The definition of a “shooter” game has changed greatly since the days of the NES. In those days, a “shooter” was a game like Contra: a side-scrolling, brutally hard, assault on wave-after-wave of enemy soldiers, followed by a screen-sized baddie that flashed red when you shot its weak point. Today, a “shooter” more likely means a first person shooter as visions of Halo, CODBLOPS and Gears of War dance through your head.
But Konami has shown that the old ways don’t have to fade away as the publisher has taken great care to bring the Contra series into the 21st century. Recognizing the franchise’s trademark stlye, the most recent Contra games have been 2D side-scrollers that specialize in controller-throwing difficulty. There was the grittiness of the PS2 entries, the portability of Contra 4, and the 16-bit stylings of Contra ReBirth. Now, there’s the anime-inspired Hard Corps: Uprising, the first game in the series not to carry the Contra name.
Platforms: PS3, Xbox 360 (Version Played)
Developer: Arc System Works
Genre: Side-Scrolling Shooter
Release Date: Februry 16, 2011 (XBLA), March 15, 2011 (PSN)
ESRB Rating: Teen
Right away, you’ll notice the lack of the word “Contra” in the game’s title. But there’s actually a reasonable explanation for its exclusion. Hard Corps: Uprising actually takes place in 2613, 20 years before the Contra saga begins and Bill Rizer’s first battle against Red Falcon. Instead, Uprising tells the story of the early years of the villainous Colonel Bahamut from Contra: Hard Corps. It seems that before he turned evil he was actually a great war hero.
Since the aliens haven’t invaded Earth yet, the never-ending streams of enemies in Uprising are of the robot persuasion. Giant, walking mecha aren’t strangers to a Contra game, but don’t expect to take on many gruesome monstrosities like the vomiting alien frog from Contra: Shattered Soldier. However, do expect to blast hundreds of clown-faced weirdos that are the foot soldiers for the dictator Tiberius.
The mecha and other robots are actually right at home in the anime-inspired playgrounds created by Arc System Works. Best known for the gorgeous 2D artwork found in games like Guilty Gear and BlazBlue, the developer brings the same attention to detail to the Contra series while retaining the franchise’s rampaging run-and-gun style. It may not look like the Contra of old, but it does play like it. And the art style is beautiful in its own way.
While Bahamut may look like a teen idol and Krystal (player two) has the cutest eyepatch ever, Arc System Works still managed to shoehorn in a lot of Contra callbacks. Uprising borrows a lot of concepts from earlier entries in the series, but that shouldn’t really be surprising at this point. Series staples such as a familar arsenal of guns (Machine Gun, Spread, Crush Gun) are back for the ride along with the famous “Wall” boss and two levels on hoverbikes. Some classic Contra riffs are also peppered throughout the game’s soundtrack.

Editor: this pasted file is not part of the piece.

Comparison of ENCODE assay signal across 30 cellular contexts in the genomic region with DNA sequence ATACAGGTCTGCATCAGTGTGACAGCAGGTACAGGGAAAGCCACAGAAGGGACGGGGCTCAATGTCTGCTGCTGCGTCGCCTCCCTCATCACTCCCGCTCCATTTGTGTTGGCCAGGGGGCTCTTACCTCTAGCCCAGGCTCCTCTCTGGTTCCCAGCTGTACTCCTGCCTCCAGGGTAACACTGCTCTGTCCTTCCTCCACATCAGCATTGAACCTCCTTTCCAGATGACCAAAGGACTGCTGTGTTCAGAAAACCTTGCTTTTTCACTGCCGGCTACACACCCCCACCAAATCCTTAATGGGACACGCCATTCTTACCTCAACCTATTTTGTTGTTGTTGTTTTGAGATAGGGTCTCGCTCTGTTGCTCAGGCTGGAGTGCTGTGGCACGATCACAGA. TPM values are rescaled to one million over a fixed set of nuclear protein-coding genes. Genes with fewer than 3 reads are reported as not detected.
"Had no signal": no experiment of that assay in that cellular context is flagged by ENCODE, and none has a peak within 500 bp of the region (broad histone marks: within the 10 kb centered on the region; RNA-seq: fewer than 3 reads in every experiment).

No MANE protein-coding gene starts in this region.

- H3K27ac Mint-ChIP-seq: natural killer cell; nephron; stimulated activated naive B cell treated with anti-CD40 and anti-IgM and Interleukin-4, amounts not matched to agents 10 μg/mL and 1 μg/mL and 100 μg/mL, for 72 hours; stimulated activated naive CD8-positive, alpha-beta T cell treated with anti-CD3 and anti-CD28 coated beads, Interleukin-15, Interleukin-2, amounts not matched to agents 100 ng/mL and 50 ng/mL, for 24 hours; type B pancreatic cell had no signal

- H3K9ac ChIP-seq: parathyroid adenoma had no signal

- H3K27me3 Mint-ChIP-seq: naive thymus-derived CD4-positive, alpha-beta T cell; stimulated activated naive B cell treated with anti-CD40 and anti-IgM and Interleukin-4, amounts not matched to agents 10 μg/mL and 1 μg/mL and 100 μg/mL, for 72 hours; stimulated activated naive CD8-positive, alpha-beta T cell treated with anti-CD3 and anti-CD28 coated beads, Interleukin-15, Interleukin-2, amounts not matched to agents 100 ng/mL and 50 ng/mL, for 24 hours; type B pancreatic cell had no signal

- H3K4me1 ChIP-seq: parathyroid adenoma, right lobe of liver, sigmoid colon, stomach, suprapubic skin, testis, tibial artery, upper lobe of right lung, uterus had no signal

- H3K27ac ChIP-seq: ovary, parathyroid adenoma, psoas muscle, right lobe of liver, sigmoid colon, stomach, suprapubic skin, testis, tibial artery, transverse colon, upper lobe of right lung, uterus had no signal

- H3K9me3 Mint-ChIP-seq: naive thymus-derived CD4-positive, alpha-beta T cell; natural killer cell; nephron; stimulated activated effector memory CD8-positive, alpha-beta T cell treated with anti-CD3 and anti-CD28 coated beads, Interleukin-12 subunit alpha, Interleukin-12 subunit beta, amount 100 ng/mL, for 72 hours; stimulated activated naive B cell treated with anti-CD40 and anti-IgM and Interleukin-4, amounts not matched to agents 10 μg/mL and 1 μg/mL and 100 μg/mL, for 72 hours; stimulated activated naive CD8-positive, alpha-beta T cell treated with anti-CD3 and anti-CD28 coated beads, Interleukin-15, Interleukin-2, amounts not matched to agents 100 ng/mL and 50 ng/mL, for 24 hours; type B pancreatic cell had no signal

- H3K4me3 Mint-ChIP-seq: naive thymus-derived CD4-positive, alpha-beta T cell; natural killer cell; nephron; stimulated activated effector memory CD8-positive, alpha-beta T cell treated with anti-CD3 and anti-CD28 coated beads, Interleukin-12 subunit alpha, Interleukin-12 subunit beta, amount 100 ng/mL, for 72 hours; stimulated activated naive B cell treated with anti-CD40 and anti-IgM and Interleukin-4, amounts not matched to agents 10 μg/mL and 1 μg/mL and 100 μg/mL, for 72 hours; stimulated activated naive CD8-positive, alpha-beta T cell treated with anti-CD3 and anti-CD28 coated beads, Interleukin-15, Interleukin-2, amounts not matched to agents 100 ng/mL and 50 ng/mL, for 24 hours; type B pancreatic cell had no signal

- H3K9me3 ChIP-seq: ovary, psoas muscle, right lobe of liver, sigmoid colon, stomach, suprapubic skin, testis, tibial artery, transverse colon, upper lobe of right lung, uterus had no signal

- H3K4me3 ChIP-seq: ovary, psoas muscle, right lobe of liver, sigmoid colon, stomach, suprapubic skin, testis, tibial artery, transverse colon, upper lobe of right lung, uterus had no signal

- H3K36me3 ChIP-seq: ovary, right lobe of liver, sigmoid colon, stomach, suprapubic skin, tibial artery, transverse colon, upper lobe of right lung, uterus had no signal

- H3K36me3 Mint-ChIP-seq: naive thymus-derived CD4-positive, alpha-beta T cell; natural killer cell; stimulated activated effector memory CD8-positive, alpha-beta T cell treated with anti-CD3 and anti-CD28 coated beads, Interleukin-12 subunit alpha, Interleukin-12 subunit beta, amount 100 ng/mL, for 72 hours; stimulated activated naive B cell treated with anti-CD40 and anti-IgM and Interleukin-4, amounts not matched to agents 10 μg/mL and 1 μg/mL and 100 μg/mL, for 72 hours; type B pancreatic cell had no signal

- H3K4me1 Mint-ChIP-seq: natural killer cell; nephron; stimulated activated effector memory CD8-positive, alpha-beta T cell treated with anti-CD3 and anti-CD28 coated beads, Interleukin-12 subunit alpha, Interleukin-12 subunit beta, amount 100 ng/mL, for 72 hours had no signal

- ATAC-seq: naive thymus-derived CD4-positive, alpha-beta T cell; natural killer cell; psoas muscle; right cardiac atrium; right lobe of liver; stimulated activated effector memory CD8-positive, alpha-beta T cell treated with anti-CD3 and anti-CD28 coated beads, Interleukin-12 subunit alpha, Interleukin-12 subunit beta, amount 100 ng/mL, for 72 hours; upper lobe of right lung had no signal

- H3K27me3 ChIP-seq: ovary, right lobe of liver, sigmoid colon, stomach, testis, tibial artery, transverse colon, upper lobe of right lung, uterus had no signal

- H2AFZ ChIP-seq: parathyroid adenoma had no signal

In addition, Uprising mines some of the more obscure corners of the Contra canon (just look at the main character). There’s the addition of a life bar (which was last seen in the Japanese release of Contra: Hard Corps), the ability to stack three weapons of the same type into a super weapon (first seen in Contra 4) and a dash move (also seen in the original Hard Corps).
However, Uprising’s one claim to originality is a doozy. The new “Rising Mode” rewards players who rack up a consistent kill streak with Corps Points. This currency can be used to buy better weapons, special moves, an expanded life bar and more lives. It’s not quite the Konami Code, but it’s an amusing counterpoint to the game’s more traditional “Arcade Mode” (which could be considered the hardest Contra game yet).
As de rigeur as a monstrously hard difficulty curve is for a Contra game, Uprising pushes it a bit to the extreme. A few levels require some insane platforming prowess while the bosses do their death dance. If you fall, you’ve got to battle the entire multi-stage boss again. This is piled on top of some very cheap one-hit kills late in the game and a very out of place stealth section. Basically, a difficult Contra game is great, but Uprising can feel unfair at times. Oh, and the voice acting can best be described as hyperactive five-year-olds yelling “DIE!” over and over again.
That said, Hard Corps: Uprising is an excellent new entry in the Contra series and, even though I was worried it wouldn’t, the anime-inspired look works. I miss the series’ signature alien nemeses (mutated humans just aren’t the same), but the further adventures of Bahamut would still be be something I would like to see.
Review Disclosure: A review copy of Hard Corps: Uprising was provided by Konami for the purposes of this review.